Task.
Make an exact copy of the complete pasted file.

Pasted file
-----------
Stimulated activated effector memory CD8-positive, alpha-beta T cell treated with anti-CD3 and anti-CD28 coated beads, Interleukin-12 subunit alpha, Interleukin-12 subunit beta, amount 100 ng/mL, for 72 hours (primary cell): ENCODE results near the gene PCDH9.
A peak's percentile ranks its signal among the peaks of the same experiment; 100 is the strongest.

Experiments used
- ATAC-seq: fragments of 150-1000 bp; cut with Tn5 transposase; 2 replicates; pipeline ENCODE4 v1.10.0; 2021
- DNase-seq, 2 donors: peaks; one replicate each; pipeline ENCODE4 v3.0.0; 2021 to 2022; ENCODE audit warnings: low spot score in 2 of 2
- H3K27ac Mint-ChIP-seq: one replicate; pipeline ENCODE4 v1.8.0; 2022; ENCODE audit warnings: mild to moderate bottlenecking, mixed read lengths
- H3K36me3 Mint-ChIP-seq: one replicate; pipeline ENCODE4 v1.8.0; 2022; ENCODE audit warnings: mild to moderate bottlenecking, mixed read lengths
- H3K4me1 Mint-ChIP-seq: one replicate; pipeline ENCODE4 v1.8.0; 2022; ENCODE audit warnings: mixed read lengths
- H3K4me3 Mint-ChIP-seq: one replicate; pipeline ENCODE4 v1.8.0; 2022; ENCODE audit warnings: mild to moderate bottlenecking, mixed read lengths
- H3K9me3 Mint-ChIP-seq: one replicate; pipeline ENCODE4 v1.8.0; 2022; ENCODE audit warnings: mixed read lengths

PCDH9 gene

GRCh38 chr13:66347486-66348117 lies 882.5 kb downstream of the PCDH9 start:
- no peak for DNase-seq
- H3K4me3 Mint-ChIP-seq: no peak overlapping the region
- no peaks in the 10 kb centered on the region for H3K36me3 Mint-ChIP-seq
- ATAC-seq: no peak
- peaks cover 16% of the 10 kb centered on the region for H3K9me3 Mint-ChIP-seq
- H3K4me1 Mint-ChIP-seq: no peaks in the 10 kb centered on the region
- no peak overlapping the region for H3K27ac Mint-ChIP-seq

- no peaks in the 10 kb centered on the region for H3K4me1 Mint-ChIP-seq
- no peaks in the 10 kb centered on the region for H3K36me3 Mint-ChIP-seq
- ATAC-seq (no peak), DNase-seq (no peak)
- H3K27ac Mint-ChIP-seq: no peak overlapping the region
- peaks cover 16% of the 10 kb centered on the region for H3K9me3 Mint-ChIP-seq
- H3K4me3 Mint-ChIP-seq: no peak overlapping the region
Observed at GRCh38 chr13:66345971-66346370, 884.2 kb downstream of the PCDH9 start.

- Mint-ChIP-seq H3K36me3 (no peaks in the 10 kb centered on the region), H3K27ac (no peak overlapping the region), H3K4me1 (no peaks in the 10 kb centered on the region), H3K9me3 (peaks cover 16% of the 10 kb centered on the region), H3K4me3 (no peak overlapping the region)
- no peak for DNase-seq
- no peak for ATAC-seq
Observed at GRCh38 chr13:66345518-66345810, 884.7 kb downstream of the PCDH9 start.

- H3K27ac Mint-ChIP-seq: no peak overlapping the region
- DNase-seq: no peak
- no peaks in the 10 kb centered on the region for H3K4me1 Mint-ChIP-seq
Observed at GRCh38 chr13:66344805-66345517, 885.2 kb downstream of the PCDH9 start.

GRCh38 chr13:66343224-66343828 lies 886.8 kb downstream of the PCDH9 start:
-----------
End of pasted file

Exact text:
Stimulated activated effector memory CD8-positive, alpha-beta T cell treated with anti-CD3 and anti-CD28 coated beads, Interleukin-12 subunit alpha, Interleukin-12 subunit beta, amount 100 ng/mL, for 72 hours (primary cell): ENCODE results near the gene PCDH9.
A peak's percentile ranks its signal among the peaks of the same experiment; 100 is the strongest.

Experiments used
- ATAC-seq: fragments of 150-1000 bp; cut with Tn5 transposase; 2 replicates; pipeline ENCODE4 v1.10.0; 2021
- DNase-seq, 2 donors: peaks; one replicate each; pipeline ENCODE4 v3.0.0; 2021 to 2022; ENCODE audit warnings: low spot score in 2 of 2
- H3K27ac Mint-ChIP-seq: one replicate; pipeline ENCODE4 v1.8.0; 2022; ENCODE audit warnings: mild to moderate bottlenecking, mixed read lengths
- H3K36me3 Mint-ChIP-seq: one replicate; pipeline ENCODE4 v1.8.0; 2022; ENCODE audit warnings: mild to moderate bottlenecking, mixed read lengths
- H3K4me1 Mint-ChIP-seq: one replicate; pipeline ENCODE4 v1.8.0; 2022; ENCODE audit warnings: mixed read lengths
- H3K4me3 Mint-ChIP-seq: one replicate; pipeline ENCODE4 v1.8.0; 2022; ENCODE audit warnings: mild to moderate bottlenecking, mixed read lengths
- H3K9me3 Mint-ChIP-seq: one replicate; pipeline ENCODE4 v1.8.0; 2022; ENCODE audit warnings: mixed read lengths

PCDH9 gene

GRCh38 chr13:66347486-66348117 lies 882.5 kb downstream of the PCDH9 start:
- no peak for DNase-seq
- H3K4me3 Mint-ChIP-seq: no peak overlapping the region
- no peaks in the 10 kb centered on the region for H3K36me3 Mint-ChIP-seq
- ATAC-seq: no peak
- peaks cover 16% of the 10 kb centered on the region for H3K9me3 Mint-ChIP-seq
- H3K4me1 Mint-ChIP-seq: no peaks in the 10 kb centered on the region
- no peak overlapping the region for H3K27ac Mint-ChIP-seq

- no peaks in the 10 kb centered on the region for H3K4me1 Mint-ChIP-seq
- no peaks in the 10 kb centered on the region for H3K36me3 Mint-ChIP-seq
- ATAC-seq (no peak), DNase-seq (no peak)
- H3K27ac Mint-ChIP-seq: no peak overlapping the region
- peaks cover 16% of the 10 kb centered on the region for H3K9me3 Mint-ChIP-seq
- H3K4me3 Mint-ChIP-seq: no peak overlapping the region
Observed at GRCh38 chr13:66345971-66346370, 884.2 kb downstream of the PCDH9 start.

- Mint-ChIP-seq H3K36me3 (no peaks in the 10 kb centered on the region), H3K27ac (no peak overlapping the region), H3K4me1 (no peaks in the 10 kb centered on the region), H3K9me3 (peaks cover 16% of the 10 kb centered on the region), H3K4me3 (no peak overlapping the region)
- no peak for DNase-seq
- no peak for ATAC-seq
Observed at GRCh38 chr13:66345518-66345810, 884.7 kb downstream of the PCDH9 start.

- H3K27ac Mint-ChIP-seq: no peak overlapping the region
- DNase-seq: no peak
- no peaks in the 10 kb centered on the region for H3K4me1 Mint-ChIP-seq
Observed at GRCh38 chr13:66344805-66345517, 885.2 kb downstream of the PCDH9 start.

GRCh38 chr13:66343224-66343828 lies 886.8 kb downstream of the PCDH9 start: